California Proposition 213 Precludes Recovery for Uninsured Motorists
The effects of uninsured drivers on insurance rates for drivers obeying mandatory liability insurance laws and the consequences of uninsured drivers causing auto accidents motivated California voters to protect themselves in 1996. Responding to strong public opinion about the dangers and liabilities of uninsured drivers, California lawmakers passed Proposition 213, and it became effective January 1, 1997. This piece of legislation removes the rights of uninsured motorists to bring lawsuits for pain and suffering. The law states that when an auto accident occurs, an injured driver must be able to show that he or she had liability insurance at the time of the accident to collect “general damages” from the “at fault” driver.
The only exception to Proposition 213 is written into the law and states that if the driver or owner of an uninsured vehicle was in an auto accident, he or she can still collect general damages if the driver found to be “at fault” was operating his or her vehicle while under the influence of alcohol and/or drugs. However, under all other circumstances, if the driver of an uninsured vehicle is involved in a motor vehicle accident, whether he, she or another driver is found to be at fault for causing the accident, the driver of the uninsured vehicle may not file any kind of a claim for damages.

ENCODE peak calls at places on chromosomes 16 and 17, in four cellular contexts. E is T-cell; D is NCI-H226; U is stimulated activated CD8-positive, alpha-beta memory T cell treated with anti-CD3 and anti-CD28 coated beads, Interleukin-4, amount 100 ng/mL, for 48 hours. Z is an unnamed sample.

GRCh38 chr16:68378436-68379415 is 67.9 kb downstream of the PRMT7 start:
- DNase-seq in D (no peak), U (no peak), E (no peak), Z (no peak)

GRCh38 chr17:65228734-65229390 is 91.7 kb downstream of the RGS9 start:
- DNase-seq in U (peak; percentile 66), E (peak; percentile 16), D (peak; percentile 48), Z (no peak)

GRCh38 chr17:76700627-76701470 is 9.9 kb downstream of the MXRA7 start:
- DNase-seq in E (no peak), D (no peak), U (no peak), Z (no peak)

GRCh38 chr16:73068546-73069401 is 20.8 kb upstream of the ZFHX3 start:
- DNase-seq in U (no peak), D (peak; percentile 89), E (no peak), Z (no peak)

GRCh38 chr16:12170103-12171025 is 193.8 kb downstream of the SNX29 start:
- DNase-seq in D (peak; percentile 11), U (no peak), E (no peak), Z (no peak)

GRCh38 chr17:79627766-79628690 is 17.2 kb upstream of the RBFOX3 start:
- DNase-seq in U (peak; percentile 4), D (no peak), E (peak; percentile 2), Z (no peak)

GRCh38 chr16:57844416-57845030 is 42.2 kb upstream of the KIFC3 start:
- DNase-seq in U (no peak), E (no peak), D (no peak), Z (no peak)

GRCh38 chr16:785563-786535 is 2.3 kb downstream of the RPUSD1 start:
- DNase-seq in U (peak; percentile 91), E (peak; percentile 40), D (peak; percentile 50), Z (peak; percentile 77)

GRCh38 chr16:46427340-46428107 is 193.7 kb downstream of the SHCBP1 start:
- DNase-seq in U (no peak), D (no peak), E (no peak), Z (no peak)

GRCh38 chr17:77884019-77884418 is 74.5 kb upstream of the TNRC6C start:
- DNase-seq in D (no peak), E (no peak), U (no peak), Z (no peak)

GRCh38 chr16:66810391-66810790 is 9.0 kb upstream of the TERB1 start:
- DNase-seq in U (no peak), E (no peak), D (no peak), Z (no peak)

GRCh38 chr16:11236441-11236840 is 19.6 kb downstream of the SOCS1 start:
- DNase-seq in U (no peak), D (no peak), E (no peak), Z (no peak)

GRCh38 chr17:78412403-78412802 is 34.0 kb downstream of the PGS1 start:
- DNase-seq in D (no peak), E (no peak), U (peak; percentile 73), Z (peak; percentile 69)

Essentially, this means that if a driver fails to obey California law and purchase mandatory liability insurance, that driver forfeits the opportunity to file for damages against another driver. If you or someone you care for sustained injury in an accident caused by an uninsured motorist, South Central Los Angeles auto accident attorney Samer Habbas may be able to help. Call his law offices today to schedule a free consultation about your case with this experienced Orange County injury lawyer.